Land Rover's Range Rover Sport and flagship Range Rover are hot; the SUVs took just three and six days apiece, respectively, to sell. The Honda CR-V, Mercedes-Benz GL-Class and Jeep Wrangler spent little time at dealerships, too. In fact, 12 of August's 18 movers were SUVs or pickup trucks. That's a higher ratio than July, when nine of 17 movers were SUVs or pickups. It also smokes August 2012, when just five of the 16 movers were SUVs or pickups.
What gives? In a word, gas. Despite concerns of military action in Syria, fuel prices in August rode a slow decline, and shoppers headed for SUVs. Compare that to August 2012, when oil refinery issues and Hurricane Isaac drove a gallon of regular unleaded to an average of $3.75 nationally heading into Labor Day — 21 cents more expensive than August 2013's average.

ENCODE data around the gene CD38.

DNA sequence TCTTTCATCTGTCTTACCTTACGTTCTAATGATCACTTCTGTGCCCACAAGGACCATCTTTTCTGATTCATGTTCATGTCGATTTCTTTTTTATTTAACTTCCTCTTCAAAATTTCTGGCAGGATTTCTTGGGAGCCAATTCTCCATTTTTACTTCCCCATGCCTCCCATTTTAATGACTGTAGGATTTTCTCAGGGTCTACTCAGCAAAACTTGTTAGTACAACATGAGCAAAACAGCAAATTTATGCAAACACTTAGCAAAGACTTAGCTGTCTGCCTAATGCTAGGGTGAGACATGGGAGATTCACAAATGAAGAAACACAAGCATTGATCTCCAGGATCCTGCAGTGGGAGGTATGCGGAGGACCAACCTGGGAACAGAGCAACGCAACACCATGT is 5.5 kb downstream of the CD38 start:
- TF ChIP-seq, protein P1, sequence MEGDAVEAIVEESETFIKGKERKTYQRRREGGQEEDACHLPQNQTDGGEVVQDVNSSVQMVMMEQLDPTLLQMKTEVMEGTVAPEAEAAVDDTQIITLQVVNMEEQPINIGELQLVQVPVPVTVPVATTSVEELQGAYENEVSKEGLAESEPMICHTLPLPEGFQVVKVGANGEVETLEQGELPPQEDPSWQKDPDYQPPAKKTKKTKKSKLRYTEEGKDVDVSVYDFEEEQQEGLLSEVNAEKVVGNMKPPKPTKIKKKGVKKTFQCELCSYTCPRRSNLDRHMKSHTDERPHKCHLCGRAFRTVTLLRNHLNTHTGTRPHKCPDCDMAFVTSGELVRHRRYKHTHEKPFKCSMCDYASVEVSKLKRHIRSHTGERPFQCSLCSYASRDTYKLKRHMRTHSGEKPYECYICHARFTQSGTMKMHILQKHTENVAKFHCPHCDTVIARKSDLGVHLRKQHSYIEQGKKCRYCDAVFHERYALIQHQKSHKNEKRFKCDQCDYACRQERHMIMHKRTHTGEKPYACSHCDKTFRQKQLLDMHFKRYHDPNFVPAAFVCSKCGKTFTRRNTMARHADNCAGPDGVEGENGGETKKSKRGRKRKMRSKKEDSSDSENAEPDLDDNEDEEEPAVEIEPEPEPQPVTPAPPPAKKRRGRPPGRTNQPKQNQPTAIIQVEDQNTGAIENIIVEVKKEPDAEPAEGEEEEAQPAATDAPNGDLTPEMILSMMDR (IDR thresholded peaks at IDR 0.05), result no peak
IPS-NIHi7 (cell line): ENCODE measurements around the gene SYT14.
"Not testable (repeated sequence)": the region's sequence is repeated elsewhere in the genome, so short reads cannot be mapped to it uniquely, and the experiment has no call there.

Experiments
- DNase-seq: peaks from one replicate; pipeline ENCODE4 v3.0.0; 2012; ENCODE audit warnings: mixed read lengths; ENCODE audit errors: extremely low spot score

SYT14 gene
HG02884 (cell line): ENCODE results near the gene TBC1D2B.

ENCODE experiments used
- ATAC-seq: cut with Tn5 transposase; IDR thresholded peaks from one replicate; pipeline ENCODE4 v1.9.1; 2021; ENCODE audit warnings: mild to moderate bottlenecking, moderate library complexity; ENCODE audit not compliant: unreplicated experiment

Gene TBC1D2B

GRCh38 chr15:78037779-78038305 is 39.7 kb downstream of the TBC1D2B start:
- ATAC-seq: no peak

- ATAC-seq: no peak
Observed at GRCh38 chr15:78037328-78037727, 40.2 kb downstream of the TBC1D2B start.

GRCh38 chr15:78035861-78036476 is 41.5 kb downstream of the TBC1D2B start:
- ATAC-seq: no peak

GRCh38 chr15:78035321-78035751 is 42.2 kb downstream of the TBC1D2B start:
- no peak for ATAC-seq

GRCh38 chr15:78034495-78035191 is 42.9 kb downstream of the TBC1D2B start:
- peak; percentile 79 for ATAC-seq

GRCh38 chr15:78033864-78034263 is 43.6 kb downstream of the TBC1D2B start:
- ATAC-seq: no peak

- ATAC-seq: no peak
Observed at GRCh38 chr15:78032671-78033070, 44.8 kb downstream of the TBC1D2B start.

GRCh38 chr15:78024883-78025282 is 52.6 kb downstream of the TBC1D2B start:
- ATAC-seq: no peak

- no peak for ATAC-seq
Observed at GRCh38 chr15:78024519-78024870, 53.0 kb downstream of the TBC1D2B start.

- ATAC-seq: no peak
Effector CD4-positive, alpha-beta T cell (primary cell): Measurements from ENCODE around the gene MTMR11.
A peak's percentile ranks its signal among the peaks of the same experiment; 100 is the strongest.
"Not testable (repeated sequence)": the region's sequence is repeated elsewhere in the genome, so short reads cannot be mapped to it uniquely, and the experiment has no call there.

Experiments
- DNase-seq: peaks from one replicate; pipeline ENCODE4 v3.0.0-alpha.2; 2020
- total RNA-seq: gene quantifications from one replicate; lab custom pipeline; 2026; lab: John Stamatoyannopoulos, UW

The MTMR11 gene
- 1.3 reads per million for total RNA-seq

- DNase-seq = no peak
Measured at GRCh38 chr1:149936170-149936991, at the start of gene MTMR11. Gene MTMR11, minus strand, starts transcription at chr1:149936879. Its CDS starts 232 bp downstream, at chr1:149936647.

Cars a year or more into their current generation — not new or redesigned — also topped the charts; just three of August's 18 movers were new or redesigned. That's what happens when the first 2014s hit showrooms. In August 2012, four of 16 cars were new or redesigned.
Cars in August averaged 62 days to turn. That's the same as July, and it's a bit slower than August 2012's 57-day pace.
Here are August's fastest- and slowest-selling cars: